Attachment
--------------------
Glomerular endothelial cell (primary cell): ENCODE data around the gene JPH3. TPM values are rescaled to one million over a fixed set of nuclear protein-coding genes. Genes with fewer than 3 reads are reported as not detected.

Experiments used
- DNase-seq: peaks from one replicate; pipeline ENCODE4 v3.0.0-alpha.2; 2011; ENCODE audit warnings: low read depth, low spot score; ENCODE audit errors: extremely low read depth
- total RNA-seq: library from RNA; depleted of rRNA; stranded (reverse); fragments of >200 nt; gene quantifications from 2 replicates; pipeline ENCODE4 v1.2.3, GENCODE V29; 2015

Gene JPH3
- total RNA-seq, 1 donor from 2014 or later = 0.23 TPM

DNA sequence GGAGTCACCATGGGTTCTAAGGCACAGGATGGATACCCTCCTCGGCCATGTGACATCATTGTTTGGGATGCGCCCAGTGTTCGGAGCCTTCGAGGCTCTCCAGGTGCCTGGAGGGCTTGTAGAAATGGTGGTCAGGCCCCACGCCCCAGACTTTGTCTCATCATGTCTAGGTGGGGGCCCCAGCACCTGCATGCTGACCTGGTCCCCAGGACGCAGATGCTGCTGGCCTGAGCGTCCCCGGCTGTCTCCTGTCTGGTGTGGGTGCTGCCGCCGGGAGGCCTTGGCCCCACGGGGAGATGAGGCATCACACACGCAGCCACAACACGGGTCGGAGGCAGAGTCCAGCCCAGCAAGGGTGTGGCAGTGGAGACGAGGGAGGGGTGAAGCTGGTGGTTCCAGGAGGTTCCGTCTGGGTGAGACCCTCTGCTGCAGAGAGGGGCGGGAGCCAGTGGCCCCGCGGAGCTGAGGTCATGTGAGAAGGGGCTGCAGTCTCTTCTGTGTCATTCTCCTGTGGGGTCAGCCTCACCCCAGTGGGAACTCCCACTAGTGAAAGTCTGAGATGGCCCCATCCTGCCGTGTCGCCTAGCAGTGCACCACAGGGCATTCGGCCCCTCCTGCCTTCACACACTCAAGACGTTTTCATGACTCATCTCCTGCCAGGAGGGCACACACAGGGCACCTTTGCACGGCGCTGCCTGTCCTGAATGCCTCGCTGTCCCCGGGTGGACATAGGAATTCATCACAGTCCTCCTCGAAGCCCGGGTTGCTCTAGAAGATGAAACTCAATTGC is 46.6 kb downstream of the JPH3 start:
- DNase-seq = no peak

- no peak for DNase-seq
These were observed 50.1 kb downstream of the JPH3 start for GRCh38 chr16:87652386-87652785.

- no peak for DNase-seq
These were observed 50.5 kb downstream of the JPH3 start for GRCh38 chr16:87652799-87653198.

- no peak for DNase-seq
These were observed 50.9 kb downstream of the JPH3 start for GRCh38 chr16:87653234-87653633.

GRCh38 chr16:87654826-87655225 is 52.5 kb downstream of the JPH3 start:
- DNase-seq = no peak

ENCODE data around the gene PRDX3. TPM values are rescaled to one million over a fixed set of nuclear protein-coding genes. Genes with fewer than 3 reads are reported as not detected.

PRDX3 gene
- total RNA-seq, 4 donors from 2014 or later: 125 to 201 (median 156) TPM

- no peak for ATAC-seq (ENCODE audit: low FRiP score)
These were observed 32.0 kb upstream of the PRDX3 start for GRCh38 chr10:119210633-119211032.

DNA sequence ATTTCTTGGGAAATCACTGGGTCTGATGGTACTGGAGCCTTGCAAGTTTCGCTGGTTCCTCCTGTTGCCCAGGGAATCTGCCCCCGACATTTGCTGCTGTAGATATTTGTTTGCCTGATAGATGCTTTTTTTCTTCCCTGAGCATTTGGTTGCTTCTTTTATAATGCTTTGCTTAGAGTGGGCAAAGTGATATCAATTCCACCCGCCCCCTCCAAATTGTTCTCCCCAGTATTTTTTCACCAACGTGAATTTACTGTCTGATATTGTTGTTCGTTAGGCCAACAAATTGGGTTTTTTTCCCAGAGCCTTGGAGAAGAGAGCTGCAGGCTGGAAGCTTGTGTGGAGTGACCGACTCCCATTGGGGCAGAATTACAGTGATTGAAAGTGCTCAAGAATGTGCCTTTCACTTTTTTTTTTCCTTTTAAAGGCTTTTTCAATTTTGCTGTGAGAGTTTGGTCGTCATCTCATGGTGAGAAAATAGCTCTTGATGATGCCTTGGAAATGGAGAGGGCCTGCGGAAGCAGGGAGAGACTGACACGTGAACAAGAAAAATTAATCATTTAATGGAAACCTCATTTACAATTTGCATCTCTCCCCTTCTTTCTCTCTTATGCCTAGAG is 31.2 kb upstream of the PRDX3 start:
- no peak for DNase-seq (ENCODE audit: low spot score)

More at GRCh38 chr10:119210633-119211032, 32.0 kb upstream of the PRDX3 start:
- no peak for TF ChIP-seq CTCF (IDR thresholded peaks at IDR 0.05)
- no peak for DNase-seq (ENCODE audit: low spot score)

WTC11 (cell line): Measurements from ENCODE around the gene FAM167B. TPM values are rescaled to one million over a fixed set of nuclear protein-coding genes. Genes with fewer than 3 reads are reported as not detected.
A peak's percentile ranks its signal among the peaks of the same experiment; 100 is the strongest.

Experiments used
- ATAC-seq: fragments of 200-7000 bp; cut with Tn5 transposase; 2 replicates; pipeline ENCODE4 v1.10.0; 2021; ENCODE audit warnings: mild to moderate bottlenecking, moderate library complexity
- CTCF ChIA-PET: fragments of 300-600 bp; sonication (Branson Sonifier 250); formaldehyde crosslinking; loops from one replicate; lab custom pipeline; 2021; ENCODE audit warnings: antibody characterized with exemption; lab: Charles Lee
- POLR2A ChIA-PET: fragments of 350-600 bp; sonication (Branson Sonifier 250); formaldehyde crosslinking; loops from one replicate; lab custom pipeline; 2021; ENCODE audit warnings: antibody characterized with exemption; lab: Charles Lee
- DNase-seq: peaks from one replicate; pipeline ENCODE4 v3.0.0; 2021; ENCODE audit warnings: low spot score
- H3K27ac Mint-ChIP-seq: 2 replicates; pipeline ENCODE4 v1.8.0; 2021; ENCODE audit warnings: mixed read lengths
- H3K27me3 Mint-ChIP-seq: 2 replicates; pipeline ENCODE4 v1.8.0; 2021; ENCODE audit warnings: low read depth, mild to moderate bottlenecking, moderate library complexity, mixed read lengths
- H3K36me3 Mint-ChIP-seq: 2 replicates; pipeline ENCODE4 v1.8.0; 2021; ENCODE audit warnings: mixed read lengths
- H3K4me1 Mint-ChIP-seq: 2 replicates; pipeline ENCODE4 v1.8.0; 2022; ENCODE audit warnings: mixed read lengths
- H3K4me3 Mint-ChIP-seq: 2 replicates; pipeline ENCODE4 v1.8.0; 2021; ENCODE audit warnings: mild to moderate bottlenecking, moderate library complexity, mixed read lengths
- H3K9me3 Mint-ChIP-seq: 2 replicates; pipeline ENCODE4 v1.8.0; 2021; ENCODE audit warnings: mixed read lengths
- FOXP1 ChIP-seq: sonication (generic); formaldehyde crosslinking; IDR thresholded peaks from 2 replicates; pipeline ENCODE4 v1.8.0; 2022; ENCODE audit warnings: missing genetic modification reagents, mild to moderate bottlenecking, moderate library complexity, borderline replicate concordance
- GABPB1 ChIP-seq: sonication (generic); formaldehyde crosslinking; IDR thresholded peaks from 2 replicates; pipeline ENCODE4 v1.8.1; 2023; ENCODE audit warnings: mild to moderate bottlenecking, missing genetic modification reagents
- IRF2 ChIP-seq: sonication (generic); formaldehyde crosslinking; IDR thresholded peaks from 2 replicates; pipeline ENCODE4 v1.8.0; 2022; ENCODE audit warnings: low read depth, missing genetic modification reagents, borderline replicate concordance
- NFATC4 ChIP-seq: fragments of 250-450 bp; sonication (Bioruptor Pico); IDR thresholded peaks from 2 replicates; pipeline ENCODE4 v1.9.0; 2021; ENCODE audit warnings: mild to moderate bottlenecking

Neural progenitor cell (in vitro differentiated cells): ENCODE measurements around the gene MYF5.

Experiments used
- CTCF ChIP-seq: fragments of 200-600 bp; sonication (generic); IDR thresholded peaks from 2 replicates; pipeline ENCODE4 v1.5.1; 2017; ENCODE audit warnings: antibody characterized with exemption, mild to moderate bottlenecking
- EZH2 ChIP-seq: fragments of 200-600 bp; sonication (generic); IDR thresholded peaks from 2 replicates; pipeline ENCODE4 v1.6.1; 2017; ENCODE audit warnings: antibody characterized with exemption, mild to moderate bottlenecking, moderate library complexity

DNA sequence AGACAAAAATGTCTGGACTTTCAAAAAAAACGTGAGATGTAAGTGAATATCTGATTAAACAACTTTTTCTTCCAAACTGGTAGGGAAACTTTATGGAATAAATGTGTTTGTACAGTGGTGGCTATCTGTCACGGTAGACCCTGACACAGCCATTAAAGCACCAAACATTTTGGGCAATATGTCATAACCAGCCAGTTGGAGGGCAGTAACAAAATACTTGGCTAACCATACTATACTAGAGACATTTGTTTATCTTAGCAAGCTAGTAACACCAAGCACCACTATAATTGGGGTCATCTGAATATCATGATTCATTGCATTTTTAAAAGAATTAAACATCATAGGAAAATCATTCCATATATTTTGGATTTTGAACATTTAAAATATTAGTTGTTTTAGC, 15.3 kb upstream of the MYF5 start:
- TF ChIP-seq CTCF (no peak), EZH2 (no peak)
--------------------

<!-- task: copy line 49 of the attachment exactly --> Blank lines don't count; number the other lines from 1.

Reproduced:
- TF ChIP-seq CTCF (no peak), EZH2 (no peak)